When Phil Chess died recently, the news received little notice here in his former hometown of Chicago, another sign of the cultural amnesia of today’s society. The record label Phil formed with his brother Leonard, Chess Records, was an absolutely crucial influence on 20th Century music, and had an important role in racial progress in America.
Phil and Leonard Chess, young Polish/Jewish immigrants, settled on the South Side and in the 1940’s befriended many black musicians, primarily blues players who came to Chicago during the Great Migration. Among these musicians were a number of future blues immortals including Muddy Waters, Howlin’ Wolf, and Bo Diddley.
Through their music, Chess Records released some of the greatest blues, soul, and rock and roll records ever recorded. At the same time, the Chess Recording Studio at 2120 S. Michigan became a landmark. In his autobiography, Rolling Stones’ guitarist Keith Richards called it “hallowed ground… the perfect sound studio.”
The effect this music had on the development of rock and roll was incalculable. Bluesmen adopted the electric guitar, and. their music slowly caught on in America. Meanwhile in England, a British teenager ordered blues records by mail from Chicago, and listened to them with a classmate. Mick Jagger and Keith Richards soon founded the Rolling Stones (named after a Muddy Waters song) to sing Chicago blues. In 1964, the popular new group visited 2120 S. Michigan, recorded there, and even wrote a song about the studio. The emerging rock world took note and soon Chicago blues became embedded in the DNA of rock and roll.
The music had an even more important effect. You Tube performances of Chuck Berry on American Bandstand in 1958 and Muddy Waters at the 1960 Newport Jazz Festival show enthusiastic crowds of young white people – something unlikely twenty years earlier. In a few years, young people like those would be marching on Washington and fighting for civil rights. The music that came out of 2120 S. Michigan helped shape the attitudes of a new generation who viewed race differently from their parents.
Chess Records rarely gets credit for being one of the first labels to promote female artists. The 1950’s and early 1960’s saw few female recording celebrities because most record labels did not feature women unless they were bona fide stars – Ella Fitzgerald, Connie Francis, Doris Day. In contrast, Chess promoted the legendary Etta James, as versatile a singer, male or female, as there was in music; she could sing rock, blues, country or Gershwin equally well. The label also had such underappreciated talents as Fontella Bass, Barbara Lewis, Marlena Shaw, and Koko Taylor, whose recording of “Wang Dang Doodle” became a certified blues classic.
Finally, there was the incomparable Chuck Berry, who recorded for Chess from 1955-1966. No individual artist ever had a greater influence on rock and roll. If Elvis was The King of Rock, Chuck Berry was certainly the Grandather. Everyone from Buddy Holly to Jimi Hendrix to Bruce Springsteen (and even Elvis) covered his songs, and there are countless examples of artists who borrowed from, riffed off of, or simply stole from Chuck Berry.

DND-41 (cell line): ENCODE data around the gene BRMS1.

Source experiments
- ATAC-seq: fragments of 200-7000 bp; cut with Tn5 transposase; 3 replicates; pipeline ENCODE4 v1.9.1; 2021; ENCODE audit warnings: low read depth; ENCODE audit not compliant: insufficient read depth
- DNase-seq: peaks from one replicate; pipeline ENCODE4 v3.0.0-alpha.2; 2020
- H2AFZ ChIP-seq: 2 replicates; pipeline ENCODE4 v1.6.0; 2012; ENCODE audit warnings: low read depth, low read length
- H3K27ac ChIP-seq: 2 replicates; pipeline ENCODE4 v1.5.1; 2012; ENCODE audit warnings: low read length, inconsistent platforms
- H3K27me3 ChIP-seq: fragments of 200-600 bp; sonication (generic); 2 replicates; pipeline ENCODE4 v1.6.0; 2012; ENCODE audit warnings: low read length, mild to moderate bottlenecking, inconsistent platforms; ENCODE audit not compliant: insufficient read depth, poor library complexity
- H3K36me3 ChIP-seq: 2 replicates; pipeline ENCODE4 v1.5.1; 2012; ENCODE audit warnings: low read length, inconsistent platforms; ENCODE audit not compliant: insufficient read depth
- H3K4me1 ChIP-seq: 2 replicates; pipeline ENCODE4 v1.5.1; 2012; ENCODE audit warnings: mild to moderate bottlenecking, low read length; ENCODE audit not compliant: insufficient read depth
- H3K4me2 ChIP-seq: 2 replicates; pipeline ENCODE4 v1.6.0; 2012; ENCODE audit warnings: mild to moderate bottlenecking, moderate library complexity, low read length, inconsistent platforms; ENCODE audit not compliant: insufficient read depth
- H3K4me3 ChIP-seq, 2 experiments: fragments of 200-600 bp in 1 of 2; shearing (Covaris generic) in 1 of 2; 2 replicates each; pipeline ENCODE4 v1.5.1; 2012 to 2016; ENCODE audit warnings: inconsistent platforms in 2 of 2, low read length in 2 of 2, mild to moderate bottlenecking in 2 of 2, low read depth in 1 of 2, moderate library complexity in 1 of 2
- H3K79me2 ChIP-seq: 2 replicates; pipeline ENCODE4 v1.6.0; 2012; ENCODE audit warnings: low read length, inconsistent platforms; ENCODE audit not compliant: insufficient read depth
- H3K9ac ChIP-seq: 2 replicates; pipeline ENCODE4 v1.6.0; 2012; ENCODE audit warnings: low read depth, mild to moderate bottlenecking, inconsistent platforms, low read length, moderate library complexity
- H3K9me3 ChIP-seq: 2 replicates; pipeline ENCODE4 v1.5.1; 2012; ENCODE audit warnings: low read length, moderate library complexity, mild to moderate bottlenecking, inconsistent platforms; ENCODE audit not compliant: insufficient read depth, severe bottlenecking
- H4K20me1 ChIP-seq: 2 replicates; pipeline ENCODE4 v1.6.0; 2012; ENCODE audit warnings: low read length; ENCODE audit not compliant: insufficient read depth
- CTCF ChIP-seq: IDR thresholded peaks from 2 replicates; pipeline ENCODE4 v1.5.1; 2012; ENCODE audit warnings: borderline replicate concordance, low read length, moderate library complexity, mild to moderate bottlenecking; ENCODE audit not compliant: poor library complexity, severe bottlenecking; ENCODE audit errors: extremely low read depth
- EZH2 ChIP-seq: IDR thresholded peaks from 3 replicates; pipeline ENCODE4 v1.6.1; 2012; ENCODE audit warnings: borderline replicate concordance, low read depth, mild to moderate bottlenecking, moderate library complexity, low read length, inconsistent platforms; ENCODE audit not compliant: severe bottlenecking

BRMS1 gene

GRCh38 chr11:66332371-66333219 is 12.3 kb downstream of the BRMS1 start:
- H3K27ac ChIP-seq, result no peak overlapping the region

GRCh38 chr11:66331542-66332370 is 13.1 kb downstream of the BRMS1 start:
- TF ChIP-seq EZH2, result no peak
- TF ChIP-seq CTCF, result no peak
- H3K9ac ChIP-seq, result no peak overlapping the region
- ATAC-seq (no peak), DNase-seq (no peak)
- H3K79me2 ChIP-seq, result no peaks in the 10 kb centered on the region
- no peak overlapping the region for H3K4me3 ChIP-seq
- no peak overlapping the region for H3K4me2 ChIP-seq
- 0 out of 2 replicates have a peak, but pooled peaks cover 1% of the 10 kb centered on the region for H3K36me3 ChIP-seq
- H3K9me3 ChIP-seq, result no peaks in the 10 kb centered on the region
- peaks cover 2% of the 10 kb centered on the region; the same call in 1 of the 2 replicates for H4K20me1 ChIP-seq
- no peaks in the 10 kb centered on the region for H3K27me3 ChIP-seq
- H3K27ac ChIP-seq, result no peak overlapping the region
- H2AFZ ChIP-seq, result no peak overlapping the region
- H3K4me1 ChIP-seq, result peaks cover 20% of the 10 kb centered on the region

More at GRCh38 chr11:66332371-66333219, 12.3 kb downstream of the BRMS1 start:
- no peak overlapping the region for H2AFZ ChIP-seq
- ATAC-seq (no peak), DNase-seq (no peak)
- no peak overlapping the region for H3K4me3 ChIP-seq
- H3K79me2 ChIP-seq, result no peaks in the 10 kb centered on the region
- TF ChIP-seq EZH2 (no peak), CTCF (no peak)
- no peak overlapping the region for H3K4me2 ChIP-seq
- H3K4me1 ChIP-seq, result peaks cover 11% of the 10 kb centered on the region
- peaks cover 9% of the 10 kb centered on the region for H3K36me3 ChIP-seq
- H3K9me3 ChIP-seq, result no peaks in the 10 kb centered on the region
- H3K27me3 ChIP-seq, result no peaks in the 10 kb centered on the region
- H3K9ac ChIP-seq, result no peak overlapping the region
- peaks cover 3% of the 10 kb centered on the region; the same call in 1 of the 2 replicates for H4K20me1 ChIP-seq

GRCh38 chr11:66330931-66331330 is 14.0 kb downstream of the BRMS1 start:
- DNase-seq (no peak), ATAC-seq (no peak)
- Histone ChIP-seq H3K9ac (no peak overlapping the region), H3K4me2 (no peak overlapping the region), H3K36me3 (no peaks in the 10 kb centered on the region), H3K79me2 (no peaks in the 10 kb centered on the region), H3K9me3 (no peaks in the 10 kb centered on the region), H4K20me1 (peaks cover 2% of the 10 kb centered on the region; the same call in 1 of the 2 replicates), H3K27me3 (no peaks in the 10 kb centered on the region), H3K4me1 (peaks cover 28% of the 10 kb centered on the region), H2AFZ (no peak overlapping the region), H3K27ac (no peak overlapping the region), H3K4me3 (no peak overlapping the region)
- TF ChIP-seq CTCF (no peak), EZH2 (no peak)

Listen carefully and you can hear John Lennon pay homage to Chuck when the Beatles sing the Berry classic “Rock and Roll Music” (the Beatles drew extensively from the Chuck Berry songbook). In one stanza, Lennon changes the line from “just give me some of that rock and roll music, it’s got a backbeat you can’t lose it” to “it’s got a blackbeat, you can’t lose it”.
Bob Dylan won this year’s Nobel Prize for Literature for his song lyrics, but Chuck Berry may have been just as clever a lyricist (and a far more accomplished musician). Long before Dylan wrote “the times, they are a changing”, Berry expressed a similar musical sentiment of the new order with “Roll over Beethoven, and tell Tchaikovsky the news”. Dylan’s lyric “the answer is blowin’ the wind” is iconic but so is Berry’s lyric, “Don’t want your botheration, get away, leave me, too much monkey business for me!”
The Chess Brothers have been accused of racism and exploiting their artists with unfair recording contracts. This is a misreading of history. The standard at the time were recording contracts typically stacked against artists. Frank Sinatra had to forfeit his advance and pay his own studio costs in his first Capitol Records contract. The early contracts of Elvis and the Beatles were one-sided in favor of the labels, with the artists receiving pennies on the dollar. The Chess musicians may not have realized a great deal of money from their recordings, but it was more a business issue than racism. in fact, many Chess artists had a far closer personal relationship with the Chess brothers than white artists had at other labels.
The black musicians who played for Chess Records would likely have become stars no matter where they recorded. But Phil Chess and his brother ensured the artists received due recognition while they were alive. They lived to see themselves become household names. For this, and for his fundamental role in changing American culture and history. Phil Chess deserves our acknowledgement. To quote Arthur Miller, “Attention must be paid”.
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